Triangle East Chamber's new CEO starts April 1
Maureen McGuinness – who heads the Bethlehem Chamber of Commerce serving a suburban region near Albany, New York – is coming south to take charge as CEO and president of the Smithfield-based Triangle East Chamber of Commerce. She begins her work here April 1.
"The interest level and response to our search from across the country was high," said Mark McDonnell, chair of the Triangle East Chamber's Board of Directors. "We had over 30 total applicants and many qualified candidates. Maureen McGuinness stood out and is the best fit for our community and the ideal choice for our Chamber.
"She brings with her a successful track record of chamber management, and has implemented programming in workforce development, strategic planning, creative non-dues programming, and membership retention," Mr. McDonnell said.
"It has been a longtime dream of mine to relocate to the Carolinas," Ms. McGuinness said, "and as a chamber professional and champion of business, I felt this was the position in the perfect location for me."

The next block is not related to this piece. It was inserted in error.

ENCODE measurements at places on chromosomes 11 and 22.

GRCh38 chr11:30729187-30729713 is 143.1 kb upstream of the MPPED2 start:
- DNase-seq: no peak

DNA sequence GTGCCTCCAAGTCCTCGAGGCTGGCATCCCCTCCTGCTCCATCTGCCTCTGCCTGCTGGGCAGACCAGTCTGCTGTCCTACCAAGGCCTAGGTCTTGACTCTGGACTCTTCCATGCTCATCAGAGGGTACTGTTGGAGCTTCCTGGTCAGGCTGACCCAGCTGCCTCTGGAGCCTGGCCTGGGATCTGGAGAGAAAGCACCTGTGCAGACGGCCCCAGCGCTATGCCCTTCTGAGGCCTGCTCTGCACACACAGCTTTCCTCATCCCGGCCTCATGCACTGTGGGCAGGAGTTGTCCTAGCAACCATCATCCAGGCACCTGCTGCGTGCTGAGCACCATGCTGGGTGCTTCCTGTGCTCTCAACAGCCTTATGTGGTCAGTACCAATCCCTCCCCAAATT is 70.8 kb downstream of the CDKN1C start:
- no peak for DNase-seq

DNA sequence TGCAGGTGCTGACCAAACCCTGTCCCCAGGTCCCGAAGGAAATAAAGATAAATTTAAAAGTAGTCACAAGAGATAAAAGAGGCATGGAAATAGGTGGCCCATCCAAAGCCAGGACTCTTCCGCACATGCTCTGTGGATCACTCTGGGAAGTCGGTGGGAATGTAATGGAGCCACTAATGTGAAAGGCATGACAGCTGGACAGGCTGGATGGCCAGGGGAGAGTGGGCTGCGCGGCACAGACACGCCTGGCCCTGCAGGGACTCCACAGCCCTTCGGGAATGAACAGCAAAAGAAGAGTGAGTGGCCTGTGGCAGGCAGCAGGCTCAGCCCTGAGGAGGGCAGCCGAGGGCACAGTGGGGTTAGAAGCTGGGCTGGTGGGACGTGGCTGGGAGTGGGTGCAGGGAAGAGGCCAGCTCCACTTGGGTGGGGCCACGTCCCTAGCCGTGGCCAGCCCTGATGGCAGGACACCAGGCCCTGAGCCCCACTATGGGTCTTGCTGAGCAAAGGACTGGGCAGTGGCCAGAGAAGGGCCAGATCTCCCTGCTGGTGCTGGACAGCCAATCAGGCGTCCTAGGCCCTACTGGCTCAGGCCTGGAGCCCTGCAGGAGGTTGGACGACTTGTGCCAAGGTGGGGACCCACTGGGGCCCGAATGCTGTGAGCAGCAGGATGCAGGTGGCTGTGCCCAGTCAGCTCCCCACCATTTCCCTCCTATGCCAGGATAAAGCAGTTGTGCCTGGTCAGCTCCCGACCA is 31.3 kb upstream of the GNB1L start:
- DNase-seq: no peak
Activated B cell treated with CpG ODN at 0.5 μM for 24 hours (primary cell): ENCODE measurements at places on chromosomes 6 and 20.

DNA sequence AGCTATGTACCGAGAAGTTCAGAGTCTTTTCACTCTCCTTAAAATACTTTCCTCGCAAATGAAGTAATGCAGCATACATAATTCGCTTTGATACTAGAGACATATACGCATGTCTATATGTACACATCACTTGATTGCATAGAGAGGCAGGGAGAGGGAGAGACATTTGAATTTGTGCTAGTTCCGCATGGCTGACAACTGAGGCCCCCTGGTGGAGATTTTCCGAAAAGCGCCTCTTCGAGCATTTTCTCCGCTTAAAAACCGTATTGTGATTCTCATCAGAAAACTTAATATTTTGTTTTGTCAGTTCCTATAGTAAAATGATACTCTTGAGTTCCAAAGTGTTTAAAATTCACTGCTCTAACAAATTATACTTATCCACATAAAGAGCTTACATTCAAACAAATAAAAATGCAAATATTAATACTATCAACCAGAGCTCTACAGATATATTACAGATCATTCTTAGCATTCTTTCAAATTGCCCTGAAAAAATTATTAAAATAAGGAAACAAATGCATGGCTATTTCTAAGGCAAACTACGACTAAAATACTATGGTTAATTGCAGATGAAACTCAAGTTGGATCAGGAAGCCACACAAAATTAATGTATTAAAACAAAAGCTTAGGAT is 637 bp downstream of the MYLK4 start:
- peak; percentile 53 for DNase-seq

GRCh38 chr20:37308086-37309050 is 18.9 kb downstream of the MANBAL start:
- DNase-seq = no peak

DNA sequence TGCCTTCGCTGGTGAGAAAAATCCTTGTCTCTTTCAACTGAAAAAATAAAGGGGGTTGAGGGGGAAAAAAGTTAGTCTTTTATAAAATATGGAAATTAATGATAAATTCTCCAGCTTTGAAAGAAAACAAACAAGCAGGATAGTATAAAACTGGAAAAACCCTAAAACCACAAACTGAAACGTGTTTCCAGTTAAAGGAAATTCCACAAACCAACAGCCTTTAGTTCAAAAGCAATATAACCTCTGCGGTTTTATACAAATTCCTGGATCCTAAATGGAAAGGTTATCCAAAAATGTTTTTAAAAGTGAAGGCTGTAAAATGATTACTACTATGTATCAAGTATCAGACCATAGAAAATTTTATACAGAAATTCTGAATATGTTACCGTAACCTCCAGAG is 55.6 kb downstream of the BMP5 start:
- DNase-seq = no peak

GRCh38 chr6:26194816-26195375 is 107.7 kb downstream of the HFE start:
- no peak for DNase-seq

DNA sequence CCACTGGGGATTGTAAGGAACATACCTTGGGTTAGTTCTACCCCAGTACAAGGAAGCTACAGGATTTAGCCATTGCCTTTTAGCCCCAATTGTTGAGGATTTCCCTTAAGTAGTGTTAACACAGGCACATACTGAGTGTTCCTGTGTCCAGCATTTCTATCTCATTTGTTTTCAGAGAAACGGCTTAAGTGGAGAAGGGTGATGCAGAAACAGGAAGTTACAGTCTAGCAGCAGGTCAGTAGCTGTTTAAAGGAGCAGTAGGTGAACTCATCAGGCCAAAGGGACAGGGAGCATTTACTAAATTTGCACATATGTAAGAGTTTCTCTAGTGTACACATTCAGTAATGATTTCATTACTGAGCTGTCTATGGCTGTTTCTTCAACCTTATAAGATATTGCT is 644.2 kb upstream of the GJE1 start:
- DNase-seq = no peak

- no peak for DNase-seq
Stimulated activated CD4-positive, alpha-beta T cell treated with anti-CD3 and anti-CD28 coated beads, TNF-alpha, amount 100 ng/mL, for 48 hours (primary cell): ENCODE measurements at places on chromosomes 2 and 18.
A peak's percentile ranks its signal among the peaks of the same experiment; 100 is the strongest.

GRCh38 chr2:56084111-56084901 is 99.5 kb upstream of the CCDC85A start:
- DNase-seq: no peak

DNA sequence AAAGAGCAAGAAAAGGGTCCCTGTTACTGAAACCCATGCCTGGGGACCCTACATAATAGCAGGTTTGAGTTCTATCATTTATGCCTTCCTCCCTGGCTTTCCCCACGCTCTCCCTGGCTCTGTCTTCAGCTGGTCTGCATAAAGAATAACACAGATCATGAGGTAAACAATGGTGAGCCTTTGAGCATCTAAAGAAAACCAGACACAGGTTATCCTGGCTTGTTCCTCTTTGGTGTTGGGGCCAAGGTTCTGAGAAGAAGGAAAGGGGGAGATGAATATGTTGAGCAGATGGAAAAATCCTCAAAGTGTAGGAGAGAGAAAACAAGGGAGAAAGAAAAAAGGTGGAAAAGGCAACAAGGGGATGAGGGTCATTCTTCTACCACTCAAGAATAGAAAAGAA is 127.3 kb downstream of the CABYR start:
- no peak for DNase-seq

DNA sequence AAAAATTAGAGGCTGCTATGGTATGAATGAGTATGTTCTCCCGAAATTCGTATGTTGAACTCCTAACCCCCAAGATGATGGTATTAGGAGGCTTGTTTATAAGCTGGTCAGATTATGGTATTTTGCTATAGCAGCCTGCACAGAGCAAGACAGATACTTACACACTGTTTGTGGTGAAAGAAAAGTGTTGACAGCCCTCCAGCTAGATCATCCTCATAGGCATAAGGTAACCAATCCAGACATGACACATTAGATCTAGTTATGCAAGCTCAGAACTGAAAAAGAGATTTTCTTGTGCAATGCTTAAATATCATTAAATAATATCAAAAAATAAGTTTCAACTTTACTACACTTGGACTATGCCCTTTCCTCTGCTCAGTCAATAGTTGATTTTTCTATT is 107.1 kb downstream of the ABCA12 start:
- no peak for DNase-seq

The Bethlehem Chamber serves businesses in the hamlets of Delmar, Elsmere, Glenmont, Slingerlands, and Selkirk in addition to North and South Bethlehem. Before taking her present job, she worked for the Rensselaer County Regional Chamber based in Troy, N.Y. just north of Albany. She has more than 25 years of non-profit management experience, with a degree in Communication Arts from Marist College in Poughkeepsie, N.Y.
Ms. McGuinness succeeds Mike Mancuso, who left last year after three years as CEO of the Triangle East Chamber during its transition from the Smithfield-Selma Area Chamber into a regional organization that also serves Pine Level, Princeton, Archer Lodge, Kenly, Wilson's Mills, Micro, and the suburban Cleveland community.
We're still trending in the right direction